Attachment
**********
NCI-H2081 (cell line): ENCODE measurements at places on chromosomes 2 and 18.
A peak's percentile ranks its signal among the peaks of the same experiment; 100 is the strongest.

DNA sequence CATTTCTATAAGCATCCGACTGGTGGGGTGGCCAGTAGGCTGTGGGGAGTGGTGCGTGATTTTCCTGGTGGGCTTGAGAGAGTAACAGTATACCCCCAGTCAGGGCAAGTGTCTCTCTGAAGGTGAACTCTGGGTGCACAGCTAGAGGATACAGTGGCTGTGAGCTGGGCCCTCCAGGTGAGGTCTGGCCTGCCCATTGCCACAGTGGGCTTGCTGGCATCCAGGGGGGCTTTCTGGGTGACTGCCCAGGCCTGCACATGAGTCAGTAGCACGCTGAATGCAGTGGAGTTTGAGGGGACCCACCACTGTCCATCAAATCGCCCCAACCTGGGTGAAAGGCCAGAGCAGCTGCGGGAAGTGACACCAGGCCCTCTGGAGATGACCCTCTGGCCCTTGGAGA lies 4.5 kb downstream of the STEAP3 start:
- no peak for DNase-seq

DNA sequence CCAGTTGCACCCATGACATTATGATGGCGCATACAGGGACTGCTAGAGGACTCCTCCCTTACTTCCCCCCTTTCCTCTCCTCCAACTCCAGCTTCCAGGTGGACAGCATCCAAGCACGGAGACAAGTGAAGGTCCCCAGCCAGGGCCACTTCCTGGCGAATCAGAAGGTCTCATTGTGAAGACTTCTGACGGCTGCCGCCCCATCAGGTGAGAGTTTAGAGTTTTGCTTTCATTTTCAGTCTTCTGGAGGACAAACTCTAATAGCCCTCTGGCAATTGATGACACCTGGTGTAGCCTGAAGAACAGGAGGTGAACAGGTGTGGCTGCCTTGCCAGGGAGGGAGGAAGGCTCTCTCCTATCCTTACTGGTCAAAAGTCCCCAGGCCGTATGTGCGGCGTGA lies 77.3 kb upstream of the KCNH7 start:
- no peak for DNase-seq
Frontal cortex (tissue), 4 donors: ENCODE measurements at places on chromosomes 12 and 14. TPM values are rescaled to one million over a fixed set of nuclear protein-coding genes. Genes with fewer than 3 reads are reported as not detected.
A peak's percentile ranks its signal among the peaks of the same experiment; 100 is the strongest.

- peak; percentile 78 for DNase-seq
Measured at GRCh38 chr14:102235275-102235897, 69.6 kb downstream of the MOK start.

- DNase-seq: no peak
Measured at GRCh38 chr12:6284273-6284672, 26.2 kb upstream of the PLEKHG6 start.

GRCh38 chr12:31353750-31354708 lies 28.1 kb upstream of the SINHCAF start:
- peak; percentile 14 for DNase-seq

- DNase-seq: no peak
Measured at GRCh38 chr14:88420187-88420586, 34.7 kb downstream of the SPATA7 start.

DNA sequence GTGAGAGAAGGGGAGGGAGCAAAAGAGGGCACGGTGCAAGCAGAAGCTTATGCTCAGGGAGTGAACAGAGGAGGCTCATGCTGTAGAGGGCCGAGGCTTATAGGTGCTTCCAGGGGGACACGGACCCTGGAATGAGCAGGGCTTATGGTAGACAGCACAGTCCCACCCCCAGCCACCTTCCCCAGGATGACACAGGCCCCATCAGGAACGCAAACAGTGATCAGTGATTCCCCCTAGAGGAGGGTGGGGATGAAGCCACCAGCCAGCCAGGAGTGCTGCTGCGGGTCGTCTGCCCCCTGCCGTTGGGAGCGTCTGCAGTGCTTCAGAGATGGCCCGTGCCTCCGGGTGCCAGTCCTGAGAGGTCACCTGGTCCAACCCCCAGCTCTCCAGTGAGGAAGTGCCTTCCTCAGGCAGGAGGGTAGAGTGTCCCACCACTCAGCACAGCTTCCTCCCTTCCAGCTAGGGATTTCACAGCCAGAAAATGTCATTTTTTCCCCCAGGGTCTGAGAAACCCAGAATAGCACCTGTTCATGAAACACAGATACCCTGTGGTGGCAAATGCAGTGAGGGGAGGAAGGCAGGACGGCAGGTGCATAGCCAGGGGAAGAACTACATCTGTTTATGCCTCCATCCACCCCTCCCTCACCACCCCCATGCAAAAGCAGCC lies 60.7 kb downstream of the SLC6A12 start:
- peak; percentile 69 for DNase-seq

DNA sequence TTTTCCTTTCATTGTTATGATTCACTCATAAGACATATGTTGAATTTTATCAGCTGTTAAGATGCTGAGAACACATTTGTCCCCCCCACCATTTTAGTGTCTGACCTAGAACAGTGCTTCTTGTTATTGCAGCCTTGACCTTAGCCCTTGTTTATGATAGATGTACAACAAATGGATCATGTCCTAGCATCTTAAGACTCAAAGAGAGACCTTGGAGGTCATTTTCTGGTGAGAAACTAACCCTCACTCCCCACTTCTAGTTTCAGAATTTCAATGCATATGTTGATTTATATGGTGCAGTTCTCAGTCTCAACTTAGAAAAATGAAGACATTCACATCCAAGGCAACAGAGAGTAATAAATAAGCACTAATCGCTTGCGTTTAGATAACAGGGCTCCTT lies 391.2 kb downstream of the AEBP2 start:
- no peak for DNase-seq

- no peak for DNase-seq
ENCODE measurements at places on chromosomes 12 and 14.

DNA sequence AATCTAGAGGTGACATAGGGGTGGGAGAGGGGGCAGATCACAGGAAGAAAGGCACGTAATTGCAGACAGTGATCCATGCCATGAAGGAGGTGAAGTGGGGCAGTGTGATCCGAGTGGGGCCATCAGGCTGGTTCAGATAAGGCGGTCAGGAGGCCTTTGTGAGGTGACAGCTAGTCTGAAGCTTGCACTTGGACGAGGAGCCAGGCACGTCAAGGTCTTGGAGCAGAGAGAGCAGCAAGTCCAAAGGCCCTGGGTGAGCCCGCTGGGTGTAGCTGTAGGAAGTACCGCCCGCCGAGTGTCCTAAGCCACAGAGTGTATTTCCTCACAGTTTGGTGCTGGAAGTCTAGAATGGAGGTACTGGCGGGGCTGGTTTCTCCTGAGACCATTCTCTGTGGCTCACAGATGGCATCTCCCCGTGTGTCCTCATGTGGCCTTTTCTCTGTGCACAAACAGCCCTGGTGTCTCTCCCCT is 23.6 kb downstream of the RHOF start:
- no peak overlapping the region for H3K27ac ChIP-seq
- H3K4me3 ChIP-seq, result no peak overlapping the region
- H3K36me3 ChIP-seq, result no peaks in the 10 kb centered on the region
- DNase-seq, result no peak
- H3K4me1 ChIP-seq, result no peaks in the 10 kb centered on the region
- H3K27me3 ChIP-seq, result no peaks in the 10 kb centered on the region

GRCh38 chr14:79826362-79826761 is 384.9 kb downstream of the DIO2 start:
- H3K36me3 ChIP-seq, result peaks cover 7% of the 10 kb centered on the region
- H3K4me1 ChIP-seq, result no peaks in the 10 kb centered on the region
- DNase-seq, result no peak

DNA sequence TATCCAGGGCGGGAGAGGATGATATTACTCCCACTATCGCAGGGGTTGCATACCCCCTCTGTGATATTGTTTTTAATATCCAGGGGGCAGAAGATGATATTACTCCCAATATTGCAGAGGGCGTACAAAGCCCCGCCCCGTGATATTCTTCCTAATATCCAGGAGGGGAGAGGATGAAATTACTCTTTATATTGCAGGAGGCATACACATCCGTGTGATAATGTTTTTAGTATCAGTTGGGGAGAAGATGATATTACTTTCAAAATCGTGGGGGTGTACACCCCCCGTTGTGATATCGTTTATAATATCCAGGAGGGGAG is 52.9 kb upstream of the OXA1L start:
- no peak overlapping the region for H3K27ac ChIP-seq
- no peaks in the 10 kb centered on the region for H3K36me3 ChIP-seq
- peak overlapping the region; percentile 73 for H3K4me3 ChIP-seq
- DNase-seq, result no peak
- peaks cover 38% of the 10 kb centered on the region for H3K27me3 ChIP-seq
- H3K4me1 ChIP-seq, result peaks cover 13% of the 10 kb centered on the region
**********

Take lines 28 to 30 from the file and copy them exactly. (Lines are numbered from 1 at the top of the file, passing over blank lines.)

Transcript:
- H3K4me1 ChIP-seq, result no peaks in the 10 kb centered on the region
- H3K27me3 ChIP-seq, result no peaks in the 10 kb centered on the region

GRCh38 chr14:79826362-79826761 is 384.9 kb downstream of the DIO2 start: